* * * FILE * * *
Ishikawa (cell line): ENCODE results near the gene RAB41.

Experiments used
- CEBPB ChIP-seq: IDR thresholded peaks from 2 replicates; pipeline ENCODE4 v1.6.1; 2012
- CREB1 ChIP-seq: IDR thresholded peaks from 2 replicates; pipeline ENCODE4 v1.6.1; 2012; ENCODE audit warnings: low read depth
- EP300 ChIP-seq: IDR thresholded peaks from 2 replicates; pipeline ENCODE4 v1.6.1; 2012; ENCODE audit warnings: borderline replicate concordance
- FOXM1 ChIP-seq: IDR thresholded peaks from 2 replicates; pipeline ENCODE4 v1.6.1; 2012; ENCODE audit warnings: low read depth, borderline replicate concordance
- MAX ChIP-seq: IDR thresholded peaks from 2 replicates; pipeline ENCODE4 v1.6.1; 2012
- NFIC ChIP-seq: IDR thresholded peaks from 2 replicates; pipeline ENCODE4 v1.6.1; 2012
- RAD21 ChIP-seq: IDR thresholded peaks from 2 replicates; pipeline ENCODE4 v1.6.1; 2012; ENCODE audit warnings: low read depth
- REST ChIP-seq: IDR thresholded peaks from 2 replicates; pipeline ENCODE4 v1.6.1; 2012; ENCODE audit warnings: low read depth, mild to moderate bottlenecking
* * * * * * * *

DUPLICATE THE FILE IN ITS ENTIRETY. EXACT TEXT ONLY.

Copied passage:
Ishikawa (cell line): ENCODE results near the gene RAB41.

Experiments used
- CEBPB ChIP-seq: IDR thresholded peaks from 2 replicates; pipeline ENCODE4 v1.6.1; 2012
- CREB1 ChIP-seq: IDR thresholded peaks from 2 replicates; pipeline ENCODE4 v1.6.1; 2012; ENCODE audit warnings: low read depth
- EP300 ChIP-seq: IDR thresholded peaks from 2 replicates; pipeline ENCODE4 v1.6.1; 2012; ENCODE audit warnings: borderline replicate concordance
- FOXM1 ChIP-seq: IDR thresholded peaks from 2 replicates; pipeline ENCODE4 v1.6.1; 2012; ENCODE audit warnings: low read depth, borderline replicate concordance
- MAX ChIP-seq: IDR thresholded peaks from 2 replicates; pipeline ENCODE4 v1.6.1; 2012
- NFIC ChIP-seq: IDR thresholded peaks from 2 replicates; pipeline ENCODE4 v1.6.1; 2012
- RAD21 ChIP-seq: IDR thresholded peaks from 2 replicates; pipeline ENCODE4 v1.6.1; 2012; ENCODE audit warnings: low read depth
- REST ChIP-seq: IDR thresholded peaks from 2 replicates; pipeline ENCODE4 v1.6.1; 2012; ENCODE audit warnings: low read depth, mild to moderate bottlenecking